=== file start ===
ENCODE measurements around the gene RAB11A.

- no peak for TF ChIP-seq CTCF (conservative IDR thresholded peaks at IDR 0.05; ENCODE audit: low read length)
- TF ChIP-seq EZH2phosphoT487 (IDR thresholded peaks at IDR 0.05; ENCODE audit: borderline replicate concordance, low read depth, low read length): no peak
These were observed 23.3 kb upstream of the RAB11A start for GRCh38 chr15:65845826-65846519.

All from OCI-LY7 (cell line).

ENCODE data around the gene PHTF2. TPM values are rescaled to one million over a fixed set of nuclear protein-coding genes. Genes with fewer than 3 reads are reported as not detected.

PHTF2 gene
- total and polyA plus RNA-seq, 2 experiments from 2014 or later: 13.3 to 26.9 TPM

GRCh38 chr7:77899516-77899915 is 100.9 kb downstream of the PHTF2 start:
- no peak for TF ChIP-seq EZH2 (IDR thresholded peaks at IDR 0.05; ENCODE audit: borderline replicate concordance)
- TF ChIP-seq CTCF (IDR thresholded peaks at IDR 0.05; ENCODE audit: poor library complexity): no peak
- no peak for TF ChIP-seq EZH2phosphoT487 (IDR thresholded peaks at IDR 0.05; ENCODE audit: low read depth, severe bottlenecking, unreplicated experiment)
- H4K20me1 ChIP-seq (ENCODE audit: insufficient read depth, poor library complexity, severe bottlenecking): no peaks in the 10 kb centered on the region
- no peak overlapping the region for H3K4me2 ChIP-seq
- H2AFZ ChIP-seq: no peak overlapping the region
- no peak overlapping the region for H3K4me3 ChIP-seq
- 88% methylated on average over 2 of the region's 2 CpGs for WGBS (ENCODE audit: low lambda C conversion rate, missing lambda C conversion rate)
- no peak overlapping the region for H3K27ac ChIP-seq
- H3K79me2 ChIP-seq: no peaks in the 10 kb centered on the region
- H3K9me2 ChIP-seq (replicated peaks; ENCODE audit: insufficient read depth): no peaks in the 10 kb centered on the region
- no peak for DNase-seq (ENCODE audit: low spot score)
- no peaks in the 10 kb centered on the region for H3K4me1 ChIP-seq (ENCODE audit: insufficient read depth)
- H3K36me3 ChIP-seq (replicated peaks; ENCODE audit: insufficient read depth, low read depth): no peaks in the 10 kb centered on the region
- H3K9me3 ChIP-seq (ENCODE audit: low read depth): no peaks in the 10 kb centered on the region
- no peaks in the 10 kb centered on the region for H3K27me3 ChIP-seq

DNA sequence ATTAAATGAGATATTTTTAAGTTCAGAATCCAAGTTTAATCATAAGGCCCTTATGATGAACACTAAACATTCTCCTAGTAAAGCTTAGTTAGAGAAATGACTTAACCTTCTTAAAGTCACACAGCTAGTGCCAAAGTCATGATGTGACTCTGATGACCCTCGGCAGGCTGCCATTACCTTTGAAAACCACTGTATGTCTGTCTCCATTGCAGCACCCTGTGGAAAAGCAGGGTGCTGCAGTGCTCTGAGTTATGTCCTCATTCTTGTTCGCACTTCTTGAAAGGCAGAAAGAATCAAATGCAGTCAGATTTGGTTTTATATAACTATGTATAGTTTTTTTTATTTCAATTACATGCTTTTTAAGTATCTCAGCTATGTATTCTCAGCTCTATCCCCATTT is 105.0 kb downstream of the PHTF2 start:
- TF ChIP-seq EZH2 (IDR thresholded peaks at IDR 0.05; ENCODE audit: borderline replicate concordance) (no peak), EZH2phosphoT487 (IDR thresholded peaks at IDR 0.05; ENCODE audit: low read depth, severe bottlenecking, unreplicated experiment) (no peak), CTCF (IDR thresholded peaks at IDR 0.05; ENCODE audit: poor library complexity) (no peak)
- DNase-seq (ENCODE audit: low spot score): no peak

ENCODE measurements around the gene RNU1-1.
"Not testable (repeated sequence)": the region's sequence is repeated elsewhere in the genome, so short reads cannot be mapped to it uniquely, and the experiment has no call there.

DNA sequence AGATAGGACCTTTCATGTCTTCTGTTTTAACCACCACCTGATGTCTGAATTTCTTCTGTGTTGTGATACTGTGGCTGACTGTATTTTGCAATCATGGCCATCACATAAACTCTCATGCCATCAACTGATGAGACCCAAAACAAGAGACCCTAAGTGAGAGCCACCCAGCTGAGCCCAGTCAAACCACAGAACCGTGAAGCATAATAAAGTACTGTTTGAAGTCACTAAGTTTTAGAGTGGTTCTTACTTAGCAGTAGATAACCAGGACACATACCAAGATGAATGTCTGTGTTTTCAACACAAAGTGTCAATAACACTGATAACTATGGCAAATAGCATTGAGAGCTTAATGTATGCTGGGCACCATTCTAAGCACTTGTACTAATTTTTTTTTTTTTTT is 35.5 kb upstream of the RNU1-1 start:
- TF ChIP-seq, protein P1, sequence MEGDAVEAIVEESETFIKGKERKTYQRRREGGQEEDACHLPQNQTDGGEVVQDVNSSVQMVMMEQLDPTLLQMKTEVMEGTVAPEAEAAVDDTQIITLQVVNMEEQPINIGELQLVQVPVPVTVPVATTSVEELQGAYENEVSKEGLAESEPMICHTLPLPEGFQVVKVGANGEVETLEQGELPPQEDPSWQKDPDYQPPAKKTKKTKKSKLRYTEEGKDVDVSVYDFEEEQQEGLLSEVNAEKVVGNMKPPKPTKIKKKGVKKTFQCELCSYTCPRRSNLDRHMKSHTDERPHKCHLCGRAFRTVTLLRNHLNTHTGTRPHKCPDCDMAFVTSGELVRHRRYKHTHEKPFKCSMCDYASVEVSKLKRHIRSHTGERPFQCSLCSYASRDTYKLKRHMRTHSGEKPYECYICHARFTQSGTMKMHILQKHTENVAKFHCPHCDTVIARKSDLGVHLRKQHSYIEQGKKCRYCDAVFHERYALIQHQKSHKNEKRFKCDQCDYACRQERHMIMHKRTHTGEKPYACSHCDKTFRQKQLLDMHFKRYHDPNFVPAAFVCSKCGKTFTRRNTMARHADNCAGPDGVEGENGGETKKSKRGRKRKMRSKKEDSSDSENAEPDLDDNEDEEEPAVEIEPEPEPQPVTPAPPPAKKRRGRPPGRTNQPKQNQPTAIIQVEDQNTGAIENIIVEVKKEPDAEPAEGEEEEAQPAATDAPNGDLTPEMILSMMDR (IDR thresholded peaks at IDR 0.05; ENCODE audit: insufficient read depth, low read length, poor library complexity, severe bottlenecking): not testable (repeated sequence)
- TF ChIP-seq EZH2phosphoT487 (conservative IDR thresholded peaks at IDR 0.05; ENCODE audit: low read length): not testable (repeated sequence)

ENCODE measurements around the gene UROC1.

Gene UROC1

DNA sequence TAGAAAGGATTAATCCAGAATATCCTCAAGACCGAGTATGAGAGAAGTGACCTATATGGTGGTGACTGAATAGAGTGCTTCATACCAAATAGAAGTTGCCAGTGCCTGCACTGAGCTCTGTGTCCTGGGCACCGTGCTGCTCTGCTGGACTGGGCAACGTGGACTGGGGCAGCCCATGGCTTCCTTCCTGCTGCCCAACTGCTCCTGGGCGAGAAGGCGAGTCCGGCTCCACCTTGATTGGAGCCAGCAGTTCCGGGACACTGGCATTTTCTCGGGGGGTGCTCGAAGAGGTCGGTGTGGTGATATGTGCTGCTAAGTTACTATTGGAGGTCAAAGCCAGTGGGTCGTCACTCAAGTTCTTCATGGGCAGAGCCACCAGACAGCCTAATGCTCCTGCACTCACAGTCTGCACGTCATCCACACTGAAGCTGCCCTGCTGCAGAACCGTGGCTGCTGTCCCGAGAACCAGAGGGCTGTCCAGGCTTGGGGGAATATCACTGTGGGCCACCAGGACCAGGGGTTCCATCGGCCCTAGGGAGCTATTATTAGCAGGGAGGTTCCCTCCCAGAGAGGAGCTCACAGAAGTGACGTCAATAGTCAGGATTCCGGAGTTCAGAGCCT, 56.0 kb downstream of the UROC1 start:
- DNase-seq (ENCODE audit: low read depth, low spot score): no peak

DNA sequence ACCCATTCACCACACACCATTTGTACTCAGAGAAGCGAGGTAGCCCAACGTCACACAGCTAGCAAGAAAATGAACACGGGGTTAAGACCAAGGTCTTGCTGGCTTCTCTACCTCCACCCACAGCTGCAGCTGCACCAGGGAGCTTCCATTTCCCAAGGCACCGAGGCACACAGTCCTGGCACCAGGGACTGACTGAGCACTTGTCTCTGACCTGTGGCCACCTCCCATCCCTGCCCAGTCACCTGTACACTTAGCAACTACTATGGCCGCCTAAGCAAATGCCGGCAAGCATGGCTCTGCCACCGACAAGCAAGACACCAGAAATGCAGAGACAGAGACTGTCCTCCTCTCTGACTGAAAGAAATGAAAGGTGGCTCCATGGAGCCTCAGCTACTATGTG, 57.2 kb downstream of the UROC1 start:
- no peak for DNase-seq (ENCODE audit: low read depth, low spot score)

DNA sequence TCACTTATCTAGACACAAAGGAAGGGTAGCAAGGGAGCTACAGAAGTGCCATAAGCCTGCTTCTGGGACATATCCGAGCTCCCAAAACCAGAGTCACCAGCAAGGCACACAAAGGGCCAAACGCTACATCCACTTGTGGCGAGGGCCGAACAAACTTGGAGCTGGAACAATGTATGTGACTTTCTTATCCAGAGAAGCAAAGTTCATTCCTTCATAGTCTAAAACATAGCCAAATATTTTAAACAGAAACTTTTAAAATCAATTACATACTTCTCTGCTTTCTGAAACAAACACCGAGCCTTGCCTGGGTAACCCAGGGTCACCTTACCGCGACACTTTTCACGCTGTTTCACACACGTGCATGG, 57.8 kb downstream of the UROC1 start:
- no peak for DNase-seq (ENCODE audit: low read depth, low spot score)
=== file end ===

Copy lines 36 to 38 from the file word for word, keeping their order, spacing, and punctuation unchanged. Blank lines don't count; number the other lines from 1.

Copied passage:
DNA sequence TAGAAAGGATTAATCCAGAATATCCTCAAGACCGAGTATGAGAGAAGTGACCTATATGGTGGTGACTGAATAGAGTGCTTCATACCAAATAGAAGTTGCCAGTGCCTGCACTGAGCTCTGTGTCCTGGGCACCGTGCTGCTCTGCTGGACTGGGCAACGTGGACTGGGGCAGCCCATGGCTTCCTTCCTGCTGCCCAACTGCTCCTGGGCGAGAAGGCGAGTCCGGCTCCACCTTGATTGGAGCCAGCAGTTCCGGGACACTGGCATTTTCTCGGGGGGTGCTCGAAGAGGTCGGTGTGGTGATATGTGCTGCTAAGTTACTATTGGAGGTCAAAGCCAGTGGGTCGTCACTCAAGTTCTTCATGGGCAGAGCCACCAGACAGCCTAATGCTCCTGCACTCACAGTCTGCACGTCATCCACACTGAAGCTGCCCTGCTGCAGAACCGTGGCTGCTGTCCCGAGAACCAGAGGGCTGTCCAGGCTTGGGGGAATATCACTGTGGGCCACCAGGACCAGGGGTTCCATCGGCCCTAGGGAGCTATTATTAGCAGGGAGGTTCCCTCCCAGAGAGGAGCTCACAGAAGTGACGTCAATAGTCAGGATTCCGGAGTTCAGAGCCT, 56.0 kb downstream of the UROC1 start:
- DNase-seq (ENCODE audit: low read depth, low spot score): no peak

DNA sequence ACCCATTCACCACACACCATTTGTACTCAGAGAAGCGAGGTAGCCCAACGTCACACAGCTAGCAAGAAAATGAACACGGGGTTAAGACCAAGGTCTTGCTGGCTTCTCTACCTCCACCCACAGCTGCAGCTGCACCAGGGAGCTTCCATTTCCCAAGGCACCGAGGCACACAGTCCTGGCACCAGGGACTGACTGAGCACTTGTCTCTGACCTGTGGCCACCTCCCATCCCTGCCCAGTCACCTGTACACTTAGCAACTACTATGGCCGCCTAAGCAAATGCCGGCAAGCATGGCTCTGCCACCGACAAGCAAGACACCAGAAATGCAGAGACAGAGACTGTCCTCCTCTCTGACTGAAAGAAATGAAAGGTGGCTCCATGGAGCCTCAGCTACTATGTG, 57.2 kb downstream of the UROC1 start: